With Andy’s precise navigation we had no trouble finding the second task: tee ball. Each truck had to drive around a course in which three tennis balls were balanced on tees. In a specific order one team member had to pluck the balls from their tees, then the other had to replace them on the tees in reverse order. It was an exciting blend of precision driving, coordination, and problem solving – what was the optimal route to take and how quickly could you grab/place the tennis balls? Andy kept advising me to take it slowly – the temptation was to tear around the course like a maniac – as time saved through speed would be lost by misjudgment. There was also a real possibility of rolling the truck.
After more technical and tight forest driving along the Ginsberg 4x4 trail we reached the third task, the simplest of the day. Here’s a log. Cut through the log with whatever tools you have in your truck. Fastest time wins. Andy trains at a boxing gym and is at a high level of fitness. I suggested he grab the axe and in 52 seconds he was through the log.
The final challenge of the day was where the wheels started to come off, figuratively speaking. It was where the body parts started to come off, literally speaking. As we arrived we watched Todd attempt to reverse up a steep, narrow, slippery, rocky slope in his Discovery 2. Some fruitless tire-spinning led to a loud bang, then some ugly metallic crunching as he eased down to a flat spot. A quick inspection revealed that he had sheared his front drive shaft clean in two, an impressive feat considering it was an uprated aftermarket model. I loaned him my Land Rover driveshaft socket tool and a small crowd gathered to watch Todd remove his broken pieces unceremoniously. This didn’t bode well.
I made it most of the way up the hill and thought I had cleared the crux of the problem. Looking over my left shoulder I was concentrating on the trees that were two inches from the back of my truck and forgot there were trees right next to me. Those were the ones that neatly snapped off my wing mirror as I reversed onwards. Damnation. This proved to be the toughest challenge of the day. It broke a bumper, dented fenders, and multiple competitors collided hard with some of the trees.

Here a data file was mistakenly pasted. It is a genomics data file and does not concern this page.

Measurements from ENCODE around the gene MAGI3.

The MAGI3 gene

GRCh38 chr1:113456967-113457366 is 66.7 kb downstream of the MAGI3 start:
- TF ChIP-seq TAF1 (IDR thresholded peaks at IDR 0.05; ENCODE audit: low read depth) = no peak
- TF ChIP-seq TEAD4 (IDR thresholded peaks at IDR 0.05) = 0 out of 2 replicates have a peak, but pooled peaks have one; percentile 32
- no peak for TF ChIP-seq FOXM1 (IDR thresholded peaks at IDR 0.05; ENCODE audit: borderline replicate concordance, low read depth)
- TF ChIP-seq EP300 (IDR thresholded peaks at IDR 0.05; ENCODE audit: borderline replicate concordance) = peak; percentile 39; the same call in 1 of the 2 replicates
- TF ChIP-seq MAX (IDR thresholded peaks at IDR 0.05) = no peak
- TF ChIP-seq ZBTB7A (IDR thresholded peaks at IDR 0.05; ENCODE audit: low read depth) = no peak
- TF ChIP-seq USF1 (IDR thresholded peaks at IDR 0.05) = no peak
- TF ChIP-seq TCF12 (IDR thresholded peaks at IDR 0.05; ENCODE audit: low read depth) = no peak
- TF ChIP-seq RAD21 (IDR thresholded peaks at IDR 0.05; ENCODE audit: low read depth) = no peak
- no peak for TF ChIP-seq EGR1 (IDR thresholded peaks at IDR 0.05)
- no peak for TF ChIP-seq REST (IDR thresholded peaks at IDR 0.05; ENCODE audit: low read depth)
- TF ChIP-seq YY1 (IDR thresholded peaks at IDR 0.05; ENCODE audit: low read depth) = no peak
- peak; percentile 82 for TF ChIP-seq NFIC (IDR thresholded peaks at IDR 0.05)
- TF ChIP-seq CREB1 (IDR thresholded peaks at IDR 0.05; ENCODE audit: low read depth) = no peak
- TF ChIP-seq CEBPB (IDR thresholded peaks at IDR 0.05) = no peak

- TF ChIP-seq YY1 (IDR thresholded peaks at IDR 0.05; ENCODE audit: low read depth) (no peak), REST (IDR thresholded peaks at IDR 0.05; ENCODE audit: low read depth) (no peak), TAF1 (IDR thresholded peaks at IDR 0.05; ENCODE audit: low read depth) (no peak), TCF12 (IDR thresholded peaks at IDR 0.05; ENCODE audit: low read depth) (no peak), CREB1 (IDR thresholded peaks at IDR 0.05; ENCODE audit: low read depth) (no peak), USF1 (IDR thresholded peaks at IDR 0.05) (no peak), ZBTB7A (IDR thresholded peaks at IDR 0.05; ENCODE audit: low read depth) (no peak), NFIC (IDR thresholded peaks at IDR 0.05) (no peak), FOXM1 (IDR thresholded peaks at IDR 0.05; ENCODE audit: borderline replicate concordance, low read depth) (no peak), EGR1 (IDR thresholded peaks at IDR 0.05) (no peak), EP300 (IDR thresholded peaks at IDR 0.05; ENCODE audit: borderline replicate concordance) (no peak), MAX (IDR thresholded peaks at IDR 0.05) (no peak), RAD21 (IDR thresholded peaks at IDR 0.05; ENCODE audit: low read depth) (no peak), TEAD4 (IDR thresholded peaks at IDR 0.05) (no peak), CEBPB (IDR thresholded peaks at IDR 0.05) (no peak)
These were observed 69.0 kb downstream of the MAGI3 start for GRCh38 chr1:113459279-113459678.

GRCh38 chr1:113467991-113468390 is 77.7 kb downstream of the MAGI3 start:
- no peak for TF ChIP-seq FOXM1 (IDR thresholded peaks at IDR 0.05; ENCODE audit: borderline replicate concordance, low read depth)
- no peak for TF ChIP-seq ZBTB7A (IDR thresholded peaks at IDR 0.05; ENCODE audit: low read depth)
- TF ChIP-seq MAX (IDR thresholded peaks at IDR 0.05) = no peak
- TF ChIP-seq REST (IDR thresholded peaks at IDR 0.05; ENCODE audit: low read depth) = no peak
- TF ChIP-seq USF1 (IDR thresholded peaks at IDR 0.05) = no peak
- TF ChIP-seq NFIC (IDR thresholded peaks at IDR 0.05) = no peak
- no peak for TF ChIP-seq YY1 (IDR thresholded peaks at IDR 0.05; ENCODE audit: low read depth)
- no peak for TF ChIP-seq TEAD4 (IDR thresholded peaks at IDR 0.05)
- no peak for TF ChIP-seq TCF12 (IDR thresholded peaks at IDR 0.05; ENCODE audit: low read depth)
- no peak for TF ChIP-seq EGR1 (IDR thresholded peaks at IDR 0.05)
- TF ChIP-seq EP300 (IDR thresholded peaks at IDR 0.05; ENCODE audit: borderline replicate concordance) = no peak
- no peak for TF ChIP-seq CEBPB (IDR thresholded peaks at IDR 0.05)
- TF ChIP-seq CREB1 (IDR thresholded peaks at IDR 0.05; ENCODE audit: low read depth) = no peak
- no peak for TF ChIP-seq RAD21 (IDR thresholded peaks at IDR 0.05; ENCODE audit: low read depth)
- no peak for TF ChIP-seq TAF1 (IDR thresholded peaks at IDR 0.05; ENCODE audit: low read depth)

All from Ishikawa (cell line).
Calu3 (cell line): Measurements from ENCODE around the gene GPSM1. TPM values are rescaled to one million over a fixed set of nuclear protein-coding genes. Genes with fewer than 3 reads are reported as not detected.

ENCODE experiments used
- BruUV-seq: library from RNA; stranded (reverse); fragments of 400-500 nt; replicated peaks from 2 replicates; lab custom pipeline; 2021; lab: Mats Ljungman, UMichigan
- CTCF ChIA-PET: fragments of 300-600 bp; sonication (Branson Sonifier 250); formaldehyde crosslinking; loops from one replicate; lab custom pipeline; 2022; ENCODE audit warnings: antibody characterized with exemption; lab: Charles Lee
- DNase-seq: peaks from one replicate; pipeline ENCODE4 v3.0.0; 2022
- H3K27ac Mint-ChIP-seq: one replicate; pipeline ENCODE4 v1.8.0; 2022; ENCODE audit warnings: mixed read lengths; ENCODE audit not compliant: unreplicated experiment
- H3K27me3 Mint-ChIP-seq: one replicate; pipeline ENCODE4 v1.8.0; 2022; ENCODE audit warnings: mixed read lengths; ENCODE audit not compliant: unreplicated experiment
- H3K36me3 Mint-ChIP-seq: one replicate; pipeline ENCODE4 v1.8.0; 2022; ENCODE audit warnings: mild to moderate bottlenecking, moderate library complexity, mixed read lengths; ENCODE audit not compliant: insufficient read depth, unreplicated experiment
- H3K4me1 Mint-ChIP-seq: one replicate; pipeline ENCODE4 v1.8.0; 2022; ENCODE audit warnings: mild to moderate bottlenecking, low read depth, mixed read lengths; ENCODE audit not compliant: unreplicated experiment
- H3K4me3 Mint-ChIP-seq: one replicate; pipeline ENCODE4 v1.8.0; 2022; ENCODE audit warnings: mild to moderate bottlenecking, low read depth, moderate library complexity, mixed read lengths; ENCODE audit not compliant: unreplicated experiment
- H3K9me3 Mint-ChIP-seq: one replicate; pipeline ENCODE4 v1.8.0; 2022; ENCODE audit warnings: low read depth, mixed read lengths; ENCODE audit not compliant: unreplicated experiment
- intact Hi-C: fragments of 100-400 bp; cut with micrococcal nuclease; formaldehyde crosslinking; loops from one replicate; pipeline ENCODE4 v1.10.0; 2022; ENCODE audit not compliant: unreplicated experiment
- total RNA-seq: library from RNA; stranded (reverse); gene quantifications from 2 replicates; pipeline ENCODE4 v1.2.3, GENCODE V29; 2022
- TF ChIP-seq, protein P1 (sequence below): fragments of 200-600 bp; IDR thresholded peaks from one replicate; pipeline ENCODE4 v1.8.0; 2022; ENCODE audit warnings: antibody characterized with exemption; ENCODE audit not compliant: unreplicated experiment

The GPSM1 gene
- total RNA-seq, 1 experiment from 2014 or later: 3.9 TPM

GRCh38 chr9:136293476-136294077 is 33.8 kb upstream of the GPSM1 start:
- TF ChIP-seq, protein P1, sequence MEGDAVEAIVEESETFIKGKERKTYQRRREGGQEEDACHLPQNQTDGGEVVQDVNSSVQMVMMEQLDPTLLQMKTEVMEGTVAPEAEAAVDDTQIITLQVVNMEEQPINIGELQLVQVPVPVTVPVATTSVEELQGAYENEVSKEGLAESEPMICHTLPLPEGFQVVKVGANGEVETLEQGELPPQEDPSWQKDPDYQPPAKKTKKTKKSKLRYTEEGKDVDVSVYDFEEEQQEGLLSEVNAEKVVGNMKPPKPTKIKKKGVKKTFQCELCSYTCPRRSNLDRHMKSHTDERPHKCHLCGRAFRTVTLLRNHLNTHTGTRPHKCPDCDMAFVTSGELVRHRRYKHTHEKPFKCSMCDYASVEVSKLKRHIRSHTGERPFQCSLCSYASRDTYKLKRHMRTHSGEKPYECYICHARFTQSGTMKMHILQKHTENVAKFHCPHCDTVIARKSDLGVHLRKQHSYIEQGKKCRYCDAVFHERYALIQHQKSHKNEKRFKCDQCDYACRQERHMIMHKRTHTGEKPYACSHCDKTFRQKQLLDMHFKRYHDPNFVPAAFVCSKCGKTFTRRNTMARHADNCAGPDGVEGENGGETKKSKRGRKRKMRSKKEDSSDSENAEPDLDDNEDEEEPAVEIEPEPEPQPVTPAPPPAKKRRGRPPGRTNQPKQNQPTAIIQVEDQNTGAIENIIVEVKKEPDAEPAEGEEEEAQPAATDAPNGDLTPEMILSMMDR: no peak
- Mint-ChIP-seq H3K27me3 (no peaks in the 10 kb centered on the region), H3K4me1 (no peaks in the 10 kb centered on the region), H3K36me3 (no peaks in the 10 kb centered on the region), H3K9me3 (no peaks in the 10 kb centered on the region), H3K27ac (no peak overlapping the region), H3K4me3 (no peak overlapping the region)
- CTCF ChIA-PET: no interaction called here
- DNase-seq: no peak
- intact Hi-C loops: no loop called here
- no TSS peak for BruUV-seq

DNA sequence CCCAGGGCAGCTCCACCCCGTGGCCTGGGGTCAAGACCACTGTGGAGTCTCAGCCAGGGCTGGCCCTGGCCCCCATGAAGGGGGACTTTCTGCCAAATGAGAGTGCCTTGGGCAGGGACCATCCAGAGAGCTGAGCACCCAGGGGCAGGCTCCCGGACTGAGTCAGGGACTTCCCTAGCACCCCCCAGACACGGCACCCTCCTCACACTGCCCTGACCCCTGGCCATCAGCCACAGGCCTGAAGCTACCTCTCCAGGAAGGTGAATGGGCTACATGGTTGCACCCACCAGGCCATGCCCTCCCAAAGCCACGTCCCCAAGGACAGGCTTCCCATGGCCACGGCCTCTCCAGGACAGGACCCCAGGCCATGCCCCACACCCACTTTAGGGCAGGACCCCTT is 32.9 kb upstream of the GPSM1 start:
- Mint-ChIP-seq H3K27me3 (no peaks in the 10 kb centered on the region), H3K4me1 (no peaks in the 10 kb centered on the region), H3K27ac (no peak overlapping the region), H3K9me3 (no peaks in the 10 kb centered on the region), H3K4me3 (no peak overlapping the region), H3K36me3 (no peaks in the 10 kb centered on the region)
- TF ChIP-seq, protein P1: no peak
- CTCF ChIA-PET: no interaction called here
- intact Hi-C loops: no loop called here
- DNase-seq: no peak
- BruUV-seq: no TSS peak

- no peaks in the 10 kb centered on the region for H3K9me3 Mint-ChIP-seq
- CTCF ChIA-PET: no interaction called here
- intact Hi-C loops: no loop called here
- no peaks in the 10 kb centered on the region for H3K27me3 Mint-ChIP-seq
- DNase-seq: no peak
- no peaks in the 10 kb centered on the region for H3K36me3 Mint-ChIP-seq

Back at camp we shared war stories and compared the damage on each other’s vehicles. Relative to others I got off lightly. I found it interesting that the more damaged a truck was, the more enthusiastic about the mishap the driver was. People were really having fun bashing up their Land Rovers, even though that was not the intent of the contest.
Sunday morning the top 4 teams advanced to the finals. Two more tasks would establish the winner. Everyone else convoyed to the arena to watch. Andy and I caught a ride with Joseph and Breanna in their P38 Range Rover. Nothing like getting chauffeured around in a refined and capable limousine.
The first task built on the hill climb concept, another timed precision driving challenge: navigate down a narrow trail avoiding cones placed along the way, then reverse back up. It called for excellent communication between driver and navigator. All the teams did well, it was hard to tell one standout performance.
The final task was inspired by the Camel Trophy and relied on good old-fashioned pioneering skills: construct a log bridge over a simulated ravine using materials nearby in a pile of timber cuttings, then drive the truck across. Each team took a different approach to solving the problem, and amazingly the winning time was about 2 minutes 30 seconds. A real ravine would have made the task more interesting, but maybe that can be part of next year’s event.
After closing ceremonies and collecting our prizes for finishing 7th, Andy and I stuck the important bits back onto my Land Rover with duct tape for the ride home and made our farewells. We drove back to Seattle along the coast, stopping for fresh oysters. We reflected on the event and, despite the pain I inflicted on my uncomplaining Land Rover, we agreed that the competition had been enormously fun. Just like last year I was grateful for the experience but unsure if I would return to repeat it. In 2016 the contest will be held in British Columbia. Upon recounting the weekend's excitement to my father, he pointed out that I of all people should know about cars driving into trees. I did, after all, write my masters thesis and academic journal articles on the very subject. One more good laugh courtesy of the Northwest Challenge.